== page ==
“This recognition is not just a testament to my efforts, but a celebration of the collective belief that we all share in the power of determination, resilience, and spirit to succeed. I am deeply aware that this achievement is not mine alone,” Avila said. “It is a result of the support, encouragement, and faith of my family, friends, mentors, and my colleagues that are here today. Every gesture of kindness, and every moment and guidance has been a stepping stone on this incredible journey. It inspires me.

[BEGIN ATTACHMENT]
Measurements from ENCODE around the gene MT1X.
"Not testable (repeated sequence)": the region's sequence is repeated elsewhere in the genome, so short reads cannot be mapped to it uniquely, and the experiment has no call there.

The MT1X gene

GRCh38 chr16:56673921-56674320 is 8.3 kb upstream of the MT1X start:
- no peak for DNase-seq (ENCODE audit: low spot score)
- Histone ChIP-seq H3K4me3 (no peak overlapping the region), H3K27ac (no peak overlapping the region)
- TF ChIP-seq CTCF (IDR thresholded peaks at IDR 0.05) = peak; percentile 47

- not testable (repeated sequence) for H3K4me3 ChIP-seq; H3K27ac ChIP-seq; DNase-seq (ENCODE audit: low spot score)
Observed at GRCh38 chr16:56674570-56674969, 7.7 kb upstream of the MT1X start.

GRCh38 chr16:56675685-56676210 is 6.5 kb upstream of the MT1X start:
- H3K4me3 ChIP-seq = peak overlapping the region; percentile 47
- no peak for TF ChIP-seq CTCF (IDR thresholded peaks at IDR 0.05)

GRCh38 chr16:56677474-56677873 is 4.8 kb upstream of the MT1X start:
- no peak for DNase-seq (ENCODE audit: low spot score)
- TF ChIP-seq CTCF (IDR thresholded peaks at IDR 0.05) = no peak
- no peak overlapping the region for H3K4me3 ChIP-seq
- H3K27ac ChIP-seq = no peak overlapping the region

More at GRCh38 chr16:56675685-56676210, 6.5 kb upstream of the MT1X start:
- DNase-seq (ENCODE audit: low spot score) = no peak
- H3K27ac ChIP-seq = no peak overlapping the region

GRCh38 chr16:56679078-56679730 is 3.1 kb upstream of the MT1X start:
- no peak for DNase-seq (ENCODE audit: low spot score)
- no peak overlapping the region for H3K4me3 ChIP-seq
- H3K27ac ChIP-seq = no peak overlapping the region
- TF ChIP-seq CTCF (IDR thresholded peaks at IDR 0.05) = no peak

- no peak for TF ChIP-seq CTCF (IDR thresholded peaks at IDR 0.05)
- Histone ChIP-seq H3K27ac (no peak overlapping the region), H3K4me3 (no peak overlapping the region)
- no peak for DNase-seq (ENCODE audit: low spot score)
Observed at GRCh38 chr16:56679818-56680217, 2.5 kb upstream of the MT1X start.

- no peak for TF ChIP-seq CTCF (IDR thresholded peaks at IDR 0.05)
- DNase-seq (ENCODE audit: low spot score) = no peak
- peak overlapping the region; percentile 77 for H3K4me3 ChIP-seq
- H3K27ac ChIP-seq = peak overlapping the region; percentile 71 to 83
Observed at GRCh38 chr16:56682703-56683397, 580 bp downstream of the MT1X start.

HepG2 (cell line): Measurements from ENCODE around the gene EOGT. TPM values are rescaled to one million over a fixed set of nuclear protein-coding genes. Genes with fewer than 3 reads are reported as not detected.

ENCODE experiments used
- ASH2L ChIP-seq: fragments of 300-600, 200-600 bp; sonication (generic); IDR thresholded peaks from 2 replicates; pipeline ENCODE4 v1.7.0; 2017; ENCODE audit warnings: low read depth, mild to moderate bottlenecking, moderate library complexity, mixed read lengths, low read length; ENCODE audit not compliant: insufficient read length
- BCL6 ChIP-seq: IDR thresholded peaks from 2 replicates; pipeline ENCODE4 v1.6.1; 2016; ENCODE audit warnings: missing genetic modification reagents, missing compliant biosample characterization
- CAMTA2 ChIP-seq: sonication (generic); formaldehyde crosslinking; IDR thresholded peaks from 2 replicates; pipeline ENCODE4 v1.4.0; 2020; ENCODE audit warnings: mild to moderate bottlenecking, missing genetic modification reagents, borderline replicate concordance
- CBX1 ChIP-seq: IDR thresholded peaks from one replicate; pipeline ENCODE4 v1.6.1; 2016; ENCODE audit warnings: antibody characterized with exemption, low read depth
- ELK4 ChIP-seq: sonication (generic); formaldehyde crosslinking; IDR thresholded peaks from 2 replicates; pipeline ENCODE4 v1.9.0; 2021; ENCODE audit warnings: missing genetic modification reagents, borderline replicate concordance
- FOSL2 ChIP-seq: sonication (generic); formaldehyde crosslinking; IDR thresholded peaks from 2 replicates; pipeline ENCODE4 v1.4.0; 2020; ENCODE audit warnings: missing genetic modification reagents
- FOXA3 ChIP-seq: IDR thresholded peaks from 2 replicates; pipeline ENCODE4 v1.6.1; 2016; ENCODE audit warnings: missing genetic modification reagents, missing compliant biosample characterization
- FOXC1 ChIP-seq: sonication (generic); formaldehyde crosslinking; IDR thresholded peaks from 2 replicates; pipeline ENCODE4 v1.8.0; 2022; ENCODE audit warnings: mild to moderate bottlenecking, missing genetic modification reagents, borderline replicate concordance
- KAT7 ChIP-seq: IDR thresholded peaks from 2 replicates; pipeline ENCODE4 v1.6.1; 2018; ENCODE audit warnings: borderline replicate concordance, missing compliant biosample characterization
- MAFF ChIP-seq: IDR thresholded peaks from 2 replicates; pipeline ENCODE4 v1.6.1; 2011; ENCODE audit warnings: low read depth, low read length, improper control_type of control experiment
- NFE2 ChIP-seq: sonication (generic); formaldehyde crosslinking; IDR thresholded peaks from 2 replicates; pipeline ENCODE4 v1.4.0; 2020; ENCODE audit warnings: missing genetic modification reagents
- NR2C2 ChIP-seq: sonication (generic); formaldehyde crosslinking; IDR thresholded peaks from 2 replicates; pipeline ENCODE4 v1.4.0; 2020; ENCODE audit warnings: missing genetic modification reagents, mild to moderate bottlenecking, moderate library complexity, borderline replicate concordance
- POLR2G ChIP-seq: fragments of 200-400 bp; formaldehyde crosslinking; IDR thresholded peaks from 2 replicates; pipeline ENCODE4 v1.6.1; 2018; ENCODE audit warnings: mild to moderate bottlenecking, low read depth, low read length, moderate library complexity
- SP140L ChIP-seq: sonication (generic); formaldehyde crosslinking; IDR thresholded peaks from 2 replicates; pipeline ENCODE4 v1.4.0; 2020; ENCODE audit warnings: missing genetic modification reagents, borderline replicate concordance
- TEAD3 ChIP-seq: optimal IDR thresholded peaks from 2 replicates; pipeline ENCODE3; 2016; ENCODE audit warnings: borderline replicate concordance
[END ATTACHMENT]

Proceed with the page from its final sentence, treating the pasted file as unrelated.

“My journey to success has not been a straight path. It has been filled with detours of failures as I learned to reinvent myself to be ready for new opportunities. Learning to embrace failures has allowed me to grow in ways that I could not have imagined. Success is not easy. It is staying focused on goals, taking risks, building relationships, and continuously moving forward leaving little room for failure. But what I have learned is that success is not an overnight process many times … but it’s is journey that requires dedication and perseverance.”